I first grilled the frankfurters to ensure they had a nice crunch and some sporty grill marks. I then wrapped them up and sliced them to make convenient appetizer sized pieces. They’re served with spicy brown deli mustard (no bright yellow mustard for Uncle Larry) and some kosher dill pickle slices. Although they may not be as involved as some of my other culinary creations, they seem to be a fan favorite. Bet you can’t eat just one of them. Order a tray today!
Yes, Britain voting to leave the EU was big news, but that was so yesterday. The new hot story is Uncle Larry’s Brisket Schlumpia®! Here’s everything you need to know about it.
Note: If you are a vegetarian, please substitute the word tofu for brisket whenever it appears in this article. I’m sure it would taste just as good. Then again maybe you should just skip this post and order some of our vegan friendly kasha varnishkes Schlumpia®.
So how’d we make it? First of all, we use the best ingredients possible. You won’t find ketchup, Lipton onion soup mix or Canada Dry ginger ale in our brisket nor will we use the scrawny trimmed flat portion that’s found in supermarkets around the Jewish holidays. We purchased and then lugged an entire whole 20+lb brisket that was locally sourced. By locally sourced I mean we bought it a Restaurant Depot that was less than 15 miles from our rented commercial kitchen. We then cut it in half to fit into our 2 roasters, seasoned it with lots of Kosher salt and coarsely ground fresh black pepper and seared both sides. “What about all the fat Uncle Larry?” you may be thinking to yourself. Fat gives the brisket flavor, so we left it on during the cooking process.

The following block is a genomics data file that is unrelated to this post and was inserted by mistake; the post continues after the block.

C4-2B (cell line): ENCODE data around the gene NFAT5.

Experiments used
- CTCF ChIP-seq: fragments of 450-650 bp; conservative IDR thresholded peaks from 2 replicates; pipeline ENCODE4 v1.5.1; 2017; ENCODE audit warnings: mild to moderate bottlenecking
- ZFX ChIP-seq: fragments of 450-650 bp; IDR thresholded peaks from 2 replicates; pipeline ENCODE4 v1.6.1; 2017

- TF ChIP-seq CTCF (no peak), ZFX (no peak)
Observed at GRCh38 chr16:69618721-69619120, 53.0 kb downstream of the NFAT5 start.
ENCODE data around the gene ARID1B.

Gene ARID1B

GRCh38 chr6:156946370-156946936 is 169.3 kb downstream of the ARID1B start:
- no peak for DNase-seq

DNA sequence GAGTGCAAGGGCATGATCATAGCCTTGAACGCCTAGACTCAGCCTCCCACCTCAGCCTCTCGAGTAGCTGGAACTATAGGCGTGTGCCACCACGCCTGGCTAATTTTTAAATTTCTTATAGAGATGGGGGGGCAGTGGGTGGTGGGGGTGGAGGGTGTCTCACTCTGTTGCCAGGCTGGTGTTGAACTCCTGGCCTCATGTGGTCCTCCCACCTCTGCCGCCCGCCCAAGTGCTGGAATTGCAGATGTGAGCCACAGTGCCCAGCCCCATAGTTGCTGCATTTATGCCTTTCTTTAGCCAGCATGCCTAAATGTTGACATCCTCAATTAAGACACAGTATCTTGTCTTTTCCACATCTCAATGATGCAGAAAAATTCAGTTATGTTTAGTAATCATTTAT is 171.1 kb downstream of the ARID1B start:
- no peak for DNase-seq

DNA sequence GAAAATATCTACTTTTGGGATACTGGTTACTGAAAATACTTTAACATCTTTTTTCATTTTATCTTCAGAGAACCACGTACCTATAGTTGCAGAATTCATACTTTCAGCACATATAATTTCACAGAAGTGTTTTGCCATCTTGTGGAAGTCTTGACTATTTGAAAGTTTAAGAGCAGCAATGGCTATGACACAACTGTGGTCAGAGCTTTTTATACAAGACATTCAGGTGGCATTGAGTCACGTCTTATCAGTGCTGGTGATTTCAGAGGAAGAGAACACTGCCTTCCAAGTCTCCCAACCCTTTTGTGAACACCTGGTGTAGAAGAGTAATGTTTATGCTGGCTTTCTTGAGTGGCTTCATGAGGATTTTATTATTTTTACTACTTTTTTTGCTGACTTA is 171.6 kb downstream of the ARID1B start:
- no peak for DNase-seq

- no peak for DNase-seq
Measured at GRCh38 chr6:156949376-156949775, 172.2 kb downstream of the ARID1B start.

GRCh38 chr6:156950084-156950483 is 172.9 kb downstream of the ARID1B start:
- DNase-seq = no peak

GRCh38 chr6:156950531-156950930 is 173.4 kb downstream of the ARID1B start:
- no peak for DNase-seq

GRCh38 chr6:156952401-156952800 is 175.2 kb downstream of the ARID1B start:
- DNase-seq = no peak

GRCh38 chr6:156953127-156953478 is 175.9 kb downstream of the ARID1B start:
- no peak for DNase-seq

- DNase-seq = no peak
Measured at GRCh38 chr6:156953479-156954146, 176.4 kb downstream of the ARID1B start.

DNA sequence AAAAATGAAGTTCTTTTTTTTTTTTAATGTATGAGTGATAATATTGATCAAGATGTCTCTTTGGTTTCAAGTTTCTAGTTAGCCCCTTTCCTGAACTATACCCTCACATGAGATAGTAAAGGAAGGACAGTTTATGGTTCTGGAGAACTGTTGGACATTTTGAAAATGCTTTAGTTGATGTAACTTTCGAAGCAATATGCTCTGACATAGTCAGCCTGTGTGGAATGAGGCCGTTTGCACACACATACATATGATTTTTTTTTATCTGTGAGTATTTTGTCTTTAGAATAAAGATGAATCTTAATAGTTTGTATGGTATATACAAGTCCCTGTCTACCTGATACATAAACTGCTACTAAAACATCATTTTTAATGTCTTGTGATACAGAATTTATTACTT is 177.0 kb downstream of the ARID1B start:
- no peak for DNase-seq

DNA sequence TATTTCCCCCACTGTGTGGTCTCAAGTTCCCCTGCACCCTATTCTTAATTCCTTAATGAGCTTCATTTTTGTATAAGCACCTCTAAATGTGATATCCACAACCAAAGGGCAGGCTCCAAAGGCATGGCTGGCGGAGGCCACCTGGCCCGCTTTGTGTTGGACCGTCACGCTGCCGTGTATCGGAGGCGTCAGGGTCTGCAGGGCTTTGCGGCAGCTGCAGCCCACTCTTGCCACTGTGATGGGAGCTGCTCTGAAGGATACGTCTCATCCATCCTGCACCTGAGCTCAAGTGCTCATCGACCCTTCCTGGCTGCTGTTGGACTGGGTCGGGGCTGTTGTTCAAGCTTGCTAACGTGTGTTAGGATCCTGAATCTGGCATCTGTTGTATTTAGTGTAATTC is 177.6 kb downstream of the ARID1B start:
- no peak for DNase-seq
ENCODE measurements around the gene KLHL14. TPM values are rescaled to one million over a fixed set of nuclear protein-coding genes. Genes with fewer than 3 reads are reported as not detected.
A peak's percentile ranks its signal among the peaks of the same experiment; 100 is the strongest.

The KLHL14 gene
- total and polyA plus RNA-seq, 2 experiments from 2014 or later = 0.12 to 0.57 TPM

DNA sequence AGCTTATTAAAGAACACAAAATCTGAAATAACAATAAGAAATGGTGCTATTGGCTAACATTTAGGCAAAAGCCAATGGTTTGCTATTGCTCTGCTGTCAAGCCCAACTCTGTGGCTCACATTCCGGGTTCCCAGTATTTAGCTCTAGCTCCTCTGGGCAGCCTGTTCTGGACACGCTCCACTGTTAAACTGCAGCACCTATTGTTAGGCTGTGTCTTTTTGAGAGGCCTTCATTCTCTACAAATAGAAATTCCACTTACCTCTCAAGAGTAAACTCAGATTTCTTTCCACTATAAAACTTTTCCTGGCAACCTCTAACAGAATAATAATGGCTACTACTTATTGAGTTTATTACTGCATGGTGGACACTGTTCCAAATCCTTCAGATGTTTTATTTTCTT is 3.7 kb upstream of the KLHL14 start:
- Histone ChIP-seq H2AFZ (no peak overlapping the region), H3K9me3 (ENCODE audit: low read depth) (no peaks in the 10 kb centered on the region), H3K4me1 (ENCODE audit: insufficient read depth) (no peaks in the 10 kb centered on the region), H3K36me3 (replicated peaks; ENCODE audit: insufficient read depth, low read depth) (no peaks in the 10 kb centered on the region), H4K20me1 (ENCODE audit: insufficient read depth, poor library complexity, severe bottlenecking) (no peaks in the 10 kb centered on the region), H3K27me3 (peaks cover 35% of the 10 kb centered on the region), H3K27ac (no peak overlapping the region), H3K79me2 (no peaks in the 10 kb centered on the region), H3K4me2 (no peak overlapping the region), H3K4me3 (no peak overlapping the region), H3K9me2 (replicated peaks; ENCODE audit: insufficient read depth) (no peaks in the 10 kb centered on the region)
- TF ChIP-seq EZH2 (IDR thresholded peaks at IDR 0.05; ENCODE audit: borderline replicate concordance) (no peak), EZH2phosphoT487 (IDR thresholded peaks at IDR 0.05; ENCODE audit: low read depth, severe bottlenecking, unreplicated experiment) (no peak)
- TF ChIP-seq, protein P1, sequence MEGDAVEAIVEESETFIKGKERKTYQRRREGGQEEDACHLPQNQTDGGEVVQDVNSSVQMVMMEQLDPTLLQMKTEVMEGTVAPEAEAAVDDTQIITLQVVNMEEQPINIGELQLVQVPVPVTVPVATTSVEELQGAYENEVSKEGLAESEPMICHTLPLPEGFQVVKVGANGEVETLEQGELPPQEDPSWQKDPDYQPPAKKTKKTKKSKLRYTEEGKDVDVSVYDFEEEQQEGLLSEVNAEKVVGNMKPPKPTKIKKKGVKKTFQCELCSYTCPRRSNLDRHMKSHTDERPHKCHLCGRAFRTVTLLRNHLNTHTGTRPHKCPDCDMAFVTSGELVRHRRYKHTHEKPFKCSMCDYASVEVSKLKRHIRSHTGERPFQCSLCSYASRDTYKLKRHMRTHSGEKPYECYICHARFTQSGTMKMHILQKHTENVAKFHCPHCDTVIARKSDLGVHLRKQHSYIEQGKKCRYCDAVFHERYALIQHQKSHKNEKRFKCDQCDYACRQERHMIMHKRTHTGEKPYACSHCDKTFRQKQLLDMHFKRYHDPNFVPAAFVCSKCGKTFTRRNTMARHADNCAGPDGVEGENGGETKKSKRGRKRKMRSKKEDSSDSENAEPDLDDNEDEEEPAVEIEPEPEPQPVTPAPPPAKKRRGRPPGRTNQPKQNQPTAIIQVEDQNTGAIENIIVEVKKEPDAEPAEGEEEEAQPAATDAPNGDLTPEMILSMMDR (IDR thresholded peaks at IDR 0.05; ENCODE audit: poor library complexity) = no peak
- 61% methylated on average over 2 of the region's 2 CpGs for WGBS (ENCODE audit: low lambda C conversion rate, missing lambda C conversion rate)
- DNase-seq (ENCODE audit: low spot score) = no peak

Next we added lots and lots of garlic cloves (about 100). Don’t worry they mellow out nicely after cooking. Then we opened a bottle of good red wine and added some of it along with organic chicken stock, and imported San Marzano tomatoes. Lastly we added a generous portion of sliced Vidalia onions, and some fresh herbs right from Uncle Larry’s garden. Freshly snipped rosemary sprigs, basil and oregano were added and the briskets cooked in covered roasting pans for about 3 hours. We finished the remaining wine to help pass the time.
The briskets were then cooled in the refrigerator overnight and the remaining cooking liquid, vegetables and herbs were pureed to make an amazing dipping sauce for the Schlumpia® and refrigerated. The next day, most of the outer fat was trimmed off the brisket and it was sliced thinly against the grain with a deli slicer. We then rough-chopped it (so somebody won’t bite into a brisket Schlumpia® and end up with a large slice of meat dangling from their mouth). The cooled dipping sauce had about an inch of solidified fat that rose to the top which was discarded (although I think my Grandmother would have just stirred it back in during the pre-cholesterol awareness days of yore).
We added some of the rich sauce to the sliced brisket to ensure it kept moist and tender and it was rolled into lumpia wrappers and pan fried until crispy. We add some Liao’s Chili Chutney to our dipping sauce give it some heat. Bon appetit!
Rumor has it that Nabisco food scientists are jumping onto the brisket bandwagon and feverishly working on formulating a brand extension for their oh-so-popular classic, Chicken in a Biskit.